Fast forward 8 years and I started an Instagram account to keep up with other instructors in the Pilates community! After attending my first PMA conference I realized how beneficial an online presence could be for connecting with other instructors and sharing ideas! For me, social media was less about marketing myself and more about sharing ideas with like-minded individuals! I didn’t know what I was missing by being inactive on my accounts! I am so thankful I started reaching out to other teachers in this way! No one tells you how lonely being a studio owner can be. Having a community is crucial to preventing burnout and helping you feel grounded in your work.”

“Competition: When I started my studio I shared my space with another instructor. We were separate businesses, but we worked together really well and for a while, we were the only Pilates instructors in Waco! She and I eventually outgrew our space so we decided to part ways. We had 3 clients who had all pursued their teaching certifications while training with us so before we she and I stopped working together, we tossed around the idea of all 5 of us joining forces and creating 1 really awesome studio! My idea didn’t appeal to everyone so we all did our own thing and one of the newer instructors decided to stay with me! I was so nervous about this new level of competition, but we worked really hard to keep a relationship going between us all and honestly, there has been no change in my business and it’s been 4 years now! I still would love to have 1 big studio, but the Pilates scene in Waco is still fairly new so that might be something that happens later!  I wish someone would have warned me that competition will come and go and it’s really not anything to worry about and that when someone rejects a business plan, not to take it personally because you can’t know what everyone is working toward! I originally felt like I was being rejected and that my business wouldn’t make it with so many other studios around! If I had known, then, how it was going to work out I would have saved myself a whole lotta stress!!”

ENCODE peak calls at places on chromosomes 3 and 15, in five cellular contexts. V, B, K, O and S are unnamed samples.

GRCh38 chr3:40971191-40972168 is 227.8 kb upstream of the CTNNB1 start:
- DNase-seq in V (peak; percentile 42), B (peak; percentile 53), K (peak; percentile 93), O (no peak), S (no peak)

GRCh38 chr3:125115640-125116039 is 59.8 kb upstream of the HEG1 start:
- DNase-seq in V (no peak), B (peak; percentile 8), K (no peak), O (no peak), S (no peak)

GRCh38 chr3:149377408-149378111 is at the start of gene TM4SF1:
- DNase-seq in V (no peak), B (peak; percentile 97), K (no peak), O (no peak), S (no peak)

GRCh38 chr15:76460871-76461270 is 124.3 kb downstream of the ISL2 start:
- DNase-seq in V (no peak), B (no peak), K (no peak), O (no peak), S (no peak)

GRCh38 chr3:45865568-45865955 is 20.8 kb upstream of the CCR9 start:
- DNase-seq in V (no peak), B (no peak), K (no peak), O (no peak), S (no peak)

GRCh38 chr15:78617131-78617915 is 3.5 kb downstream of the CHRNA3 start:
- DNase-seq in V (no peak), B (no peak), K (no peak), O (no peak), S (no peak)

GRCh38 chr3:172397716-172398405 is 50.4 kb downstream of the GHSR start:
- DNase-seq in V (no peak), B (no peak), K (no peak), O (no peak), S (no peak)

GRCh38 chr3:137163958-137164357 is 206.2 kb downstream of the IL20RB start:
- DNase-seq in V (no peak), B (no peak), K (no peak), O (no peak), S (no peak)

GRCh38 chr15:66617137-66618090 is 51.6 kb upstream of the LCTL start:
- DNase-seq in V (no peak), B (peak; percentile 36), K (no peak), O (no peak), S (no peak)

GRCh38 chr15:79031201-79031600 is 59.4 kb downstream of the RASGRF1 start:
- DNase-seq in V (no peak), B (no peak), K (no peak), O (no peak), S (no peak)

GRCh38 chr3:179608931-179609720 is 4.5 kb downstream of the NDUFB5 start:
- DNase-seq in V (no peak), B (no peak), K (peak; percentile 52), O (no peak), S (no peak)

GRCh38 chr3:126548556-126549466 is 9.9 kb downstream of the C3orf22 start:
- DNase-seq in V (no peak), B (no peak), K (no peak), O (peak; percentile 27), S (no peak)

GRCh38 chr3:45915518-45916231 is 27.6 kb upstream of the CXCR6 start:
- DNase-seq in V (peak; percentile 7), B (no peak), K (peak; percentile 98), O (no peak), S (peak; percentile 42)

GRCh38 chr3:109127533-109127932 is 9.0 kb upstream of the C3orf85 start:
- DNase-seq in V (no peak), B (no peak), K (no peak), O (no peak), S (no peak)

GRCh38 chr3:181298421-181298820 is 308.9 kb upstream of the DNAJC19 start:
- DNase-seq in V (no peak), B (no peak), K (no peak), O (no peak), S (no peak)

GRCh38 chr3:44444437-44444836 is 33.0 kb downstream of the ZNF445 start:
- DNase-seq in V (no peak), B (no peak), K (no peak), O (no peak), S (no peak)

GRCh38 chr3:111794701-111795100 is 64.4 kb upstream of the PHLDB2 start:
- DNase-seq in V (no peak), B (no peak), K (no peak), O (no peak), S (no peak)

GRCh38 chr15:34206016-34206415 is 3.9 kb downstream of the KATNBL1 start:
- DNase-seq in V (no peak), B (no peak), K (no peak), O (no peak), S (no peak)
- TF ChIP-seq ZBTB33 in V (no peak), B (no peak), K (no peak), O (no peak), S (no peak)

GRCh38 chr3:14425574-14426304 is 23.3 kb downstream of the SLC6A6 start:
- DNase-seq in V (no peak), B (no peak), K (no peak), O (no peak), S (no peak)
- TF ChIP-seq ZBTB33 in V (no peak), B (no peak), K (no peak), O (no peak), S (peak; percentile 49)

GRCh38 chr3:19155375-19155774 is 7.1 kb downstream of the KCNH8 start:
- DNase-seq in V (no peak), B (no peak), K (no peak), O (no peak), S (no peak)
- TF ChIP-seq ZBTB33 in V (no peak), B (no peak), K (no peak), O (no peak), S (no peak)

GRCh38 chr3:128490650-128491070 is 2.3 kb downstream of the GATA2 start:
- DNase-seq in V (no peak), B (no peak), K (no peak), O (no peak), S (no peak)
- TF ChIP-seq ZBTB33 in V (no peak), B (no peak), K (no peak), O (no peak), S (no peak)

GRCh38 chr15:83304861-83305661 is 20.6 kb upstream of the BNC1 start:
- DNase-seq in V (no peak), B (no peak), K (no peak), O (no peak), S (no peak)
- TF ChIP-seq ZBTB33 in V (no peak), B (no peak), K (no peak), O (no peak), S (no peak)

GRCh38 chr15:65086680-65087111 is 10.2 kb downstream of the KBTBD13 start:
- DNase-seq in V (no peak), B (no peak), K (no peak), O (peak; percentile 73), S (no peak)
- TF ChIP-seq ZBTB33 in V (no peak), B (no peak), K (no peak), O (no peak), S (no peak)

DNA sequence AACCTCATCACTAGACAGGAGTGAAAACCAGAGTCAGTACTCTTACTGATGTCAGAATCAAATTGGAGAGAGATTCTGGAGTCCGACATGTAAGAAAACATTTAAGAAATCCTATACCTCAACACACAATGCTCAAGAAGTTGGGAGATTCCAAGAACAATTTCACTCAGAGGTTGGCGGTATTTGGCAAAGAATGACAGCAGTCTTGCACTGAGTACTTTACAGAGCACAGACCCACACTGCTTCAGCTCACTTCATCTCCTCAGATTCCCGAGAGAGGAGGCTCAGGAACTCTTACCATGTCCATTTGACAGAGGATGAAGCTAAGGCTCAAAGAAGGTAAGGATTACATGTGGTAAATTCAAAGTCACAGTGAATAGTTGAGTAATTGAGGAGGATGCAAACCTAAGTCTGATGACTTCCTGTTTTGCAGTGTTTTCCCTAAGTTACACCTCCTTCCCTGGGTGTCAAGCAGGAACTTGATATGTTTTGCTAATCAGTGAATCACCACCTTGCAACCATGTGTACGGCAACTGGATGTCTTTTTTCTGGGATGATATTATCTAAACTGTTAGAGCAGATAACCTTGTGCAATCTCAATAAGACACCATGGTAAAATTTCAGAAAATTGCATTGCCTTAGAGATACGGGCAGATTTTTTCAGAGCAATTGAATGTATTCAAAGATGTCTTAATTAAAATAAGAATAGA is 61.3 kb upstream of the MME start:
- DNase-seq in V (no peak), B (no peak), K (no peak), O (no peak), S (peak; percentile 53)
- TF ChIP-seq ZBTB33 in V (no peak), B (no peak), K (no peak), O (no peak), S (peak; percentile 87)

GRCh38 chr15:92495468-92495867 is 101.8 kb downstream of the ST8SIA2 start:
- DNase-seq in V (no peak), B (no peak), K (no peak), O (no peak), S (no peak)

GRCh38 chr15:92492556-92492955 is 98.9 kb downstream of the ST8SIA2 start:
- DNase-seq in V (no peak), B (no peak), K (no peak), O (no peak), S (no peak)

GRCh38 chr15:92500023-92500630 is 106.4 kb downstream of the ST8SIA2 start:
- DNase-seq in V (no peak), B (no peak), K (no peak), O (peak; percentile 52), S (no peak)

I know there are a thousand times ten more “wishes I would have known” but I had to end it on the big wish I hope you all know. Don’t sweat the competition. Embrace it, no one can be YOU! And, if you read my “notes to inspire” from the other day there is always room for you if you are being your amazing unique self. There is no room for copycats.

Don’t see your wish you here? I would love to hear it! Comment below! Or, share your high fives with one of our contributors.

xx~LL 

PS It’s really ok to not know what you don’t know. But, its even more ok to ask for help!

 

How to Put Your Goals in First

I’ll never forget the first time I sat down to do my goals. I did the whole 10-year vision and plan with them. I loved it! I couldn’t believe the daring goals I had written down. And, for the most part, all of those goals happened within three years not ten! But, a few didn’t. And, it took me another goal setting experience, a panic attack and a few more years to figure out why. Sure, there was a goal or two that really just sounded good but wasn’t truly my own. But, a couple others were things I really did want to happen. But, they hadn’t and it wasn’t because they were out of my control. Nope, they were totally within my reach. I just hadn’t put them first. I had not put me first!

As Pilates Instructors and Studio Owners it is not always easy to put our wants, needs and desires first. In fact, sometimes it just feels impossible!! But, the thing is while we are in the “service industry” we are not of service to others. If we do not put our goals in our schedule they will not happen and we will lose inspiration. If we do not put our ideas in place and even fail along the way we will wonder why we are doing what we are doing. We will feel the exhaustion that comes from pushing a boulder up a hill. We will start to resent our clients, our work and feel powerless in our circumstances. And, doesn’t that just sound awful?

When I first became a Pilates Instructor I had a very grandiose idea for what I was going to do and be as an instructor. And, just like my goals setting earlier I hit most of them. And a few others I actually denounced and said to those who knew of them that I didn’t really want them or that now wasn’t the right time. Truthfully, I was so busy making others goals happen that I didn’t have the time or energy to give to my own. And, I didn’t believe my goals were possible, I mean, who was I to want those goals?

Well, I wish someone had told my newbie teacher self what I know now. If you want it, you do the work and you maintain control over your schedule and needs you can have it all and it will happen. But, the problem isn’t that you don’t know what you want, and it’s not really that you don’t have the skills or deserve it. It’s that you have to make a space for your magic to happen.